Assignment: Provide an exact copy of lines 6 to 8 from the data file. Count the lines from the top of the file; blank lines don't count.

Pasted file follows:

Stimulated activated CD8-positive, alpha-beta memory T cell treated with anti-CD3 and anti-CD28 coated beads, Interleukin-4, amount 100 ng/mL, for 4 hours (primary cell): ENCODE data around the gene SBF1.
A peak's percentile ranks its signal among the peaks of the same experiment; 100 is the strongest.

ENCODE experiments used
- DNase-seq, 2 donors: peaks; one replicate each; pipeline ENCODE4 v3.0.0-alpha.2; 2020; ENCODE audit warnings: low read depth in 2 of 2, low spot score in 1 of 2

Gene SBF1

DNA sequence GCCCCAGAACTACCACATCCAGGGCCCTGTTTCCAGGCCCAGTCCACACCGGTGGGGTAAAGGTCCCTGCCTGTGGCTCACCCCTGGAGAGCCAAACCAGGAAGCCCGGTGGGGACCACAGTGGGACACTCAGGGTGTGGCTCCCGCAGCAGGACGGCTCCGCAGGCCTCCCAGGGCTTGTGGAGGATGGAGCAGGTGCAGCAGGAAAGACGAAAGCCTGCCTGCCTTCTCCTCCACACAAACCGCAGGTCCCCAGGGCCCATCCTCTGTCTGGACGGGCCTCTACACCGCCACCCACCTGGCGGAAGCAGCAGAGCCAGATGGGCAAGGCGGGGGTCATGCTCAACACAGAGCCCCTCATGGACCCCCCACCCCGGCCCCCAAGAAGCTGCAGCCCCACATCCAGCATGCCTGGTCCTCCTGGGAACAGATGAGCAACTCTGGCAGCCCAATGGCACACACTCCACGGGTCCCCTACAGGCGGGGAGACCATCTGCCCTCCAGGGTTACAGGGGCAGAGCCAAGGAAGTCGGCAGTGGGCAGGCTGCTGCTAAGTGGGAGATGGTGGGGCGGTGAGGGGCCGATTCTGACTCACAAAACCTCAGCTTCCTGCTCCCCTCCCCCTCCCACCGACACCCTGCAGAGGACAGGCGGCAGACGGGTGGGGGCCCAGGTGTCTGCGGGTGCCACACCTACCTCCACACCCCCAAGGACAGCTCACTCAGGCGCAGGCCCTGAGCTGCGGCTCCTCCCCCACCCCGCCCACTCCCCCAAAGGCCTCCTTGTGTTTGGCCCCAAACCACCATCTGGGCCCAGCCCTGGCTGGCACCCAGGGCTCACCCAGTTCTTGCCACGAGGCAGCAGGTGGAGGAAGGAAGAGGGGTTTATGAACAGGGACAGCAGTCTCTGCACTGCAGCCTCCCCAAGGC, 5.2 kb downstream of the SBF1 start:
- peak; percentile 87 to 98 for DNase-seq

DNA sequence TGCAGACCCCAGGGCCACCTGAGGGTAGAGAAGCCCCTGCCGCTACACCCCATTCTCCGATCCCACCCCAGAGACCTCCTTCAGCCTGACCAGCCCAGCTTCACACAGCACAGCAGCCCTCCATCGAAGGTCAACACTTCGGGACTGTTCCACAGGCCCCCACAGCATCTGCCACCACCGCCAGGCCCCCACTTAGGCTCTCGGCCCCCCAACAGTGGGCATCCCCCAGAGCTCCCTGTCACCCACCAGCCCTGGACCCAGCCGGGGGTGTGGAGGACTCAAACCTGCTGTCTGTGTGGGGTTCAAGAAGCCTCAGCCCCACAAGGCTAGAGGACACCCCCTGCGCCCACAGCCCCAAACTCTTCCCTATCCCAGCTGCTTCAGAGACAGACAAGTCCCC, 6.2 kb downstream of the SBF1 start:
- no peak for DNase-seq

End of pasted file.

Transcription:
DNA sequence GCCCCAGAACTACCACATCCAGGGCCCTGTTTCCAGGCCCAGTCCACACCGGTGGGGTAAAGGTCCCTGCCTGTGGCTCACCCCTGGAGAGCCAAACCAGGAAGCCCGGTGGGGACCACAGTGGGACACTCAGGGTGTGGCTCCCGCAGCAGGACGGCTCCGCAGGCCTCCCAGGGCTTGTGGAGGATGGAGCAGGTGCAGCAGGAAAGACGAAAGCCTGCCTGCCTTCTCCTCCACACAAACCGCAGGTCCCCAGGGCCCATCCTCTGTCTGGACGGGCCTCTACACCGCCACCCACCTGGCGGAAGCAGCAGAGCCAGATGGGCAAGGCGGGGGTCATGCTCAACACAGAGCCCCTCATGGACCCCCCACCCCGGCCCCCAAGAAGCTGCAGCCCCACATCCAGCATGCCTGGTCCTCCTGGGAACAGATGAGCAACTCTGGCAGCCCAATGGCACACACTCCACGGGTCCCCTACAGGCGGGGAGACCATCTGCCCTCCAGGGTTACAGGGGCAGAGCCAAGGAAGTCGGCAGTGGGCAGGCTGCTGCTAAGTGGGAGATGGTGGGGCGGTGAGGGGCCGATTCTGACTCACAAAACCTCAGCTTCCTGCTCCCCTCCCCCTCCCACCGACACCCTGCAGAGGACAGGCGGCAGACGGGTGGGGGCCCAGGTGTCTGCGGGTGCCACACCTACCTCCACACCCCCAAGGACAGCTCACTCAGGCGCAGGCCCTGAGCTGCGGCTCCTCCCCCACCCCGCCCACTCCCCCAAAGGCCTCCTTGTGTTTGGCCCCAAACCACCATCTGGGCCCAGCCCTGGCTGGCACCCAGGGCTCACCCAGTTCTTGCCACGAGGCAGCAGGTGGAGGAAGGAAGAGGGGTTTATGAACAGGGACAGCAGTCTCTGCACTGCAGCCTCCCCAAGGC, 5.2 kb downstream of the SBF1 start:
- peak; percentile 87 to 98 for DNase-seq

DNA sequence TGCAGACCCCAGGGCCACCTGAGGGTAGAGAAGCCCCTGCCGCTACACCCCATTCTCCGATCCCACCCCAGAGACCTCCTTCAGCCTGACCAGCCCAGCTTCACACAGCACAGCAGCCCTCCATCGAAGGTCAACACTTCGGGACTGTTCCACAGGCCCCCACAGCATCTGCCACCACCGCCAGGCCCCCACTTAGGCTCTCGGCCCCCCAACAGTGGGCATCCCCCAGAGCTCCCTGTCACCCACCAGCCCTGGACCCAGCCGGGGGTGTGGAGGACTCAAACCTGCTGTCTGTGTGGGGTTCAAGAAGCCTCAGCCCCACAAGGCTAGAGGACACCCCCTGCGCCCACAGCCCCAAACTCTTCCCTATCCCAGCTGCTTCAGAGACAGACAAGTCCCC, 6.2 kb downstream of the SBF1 start: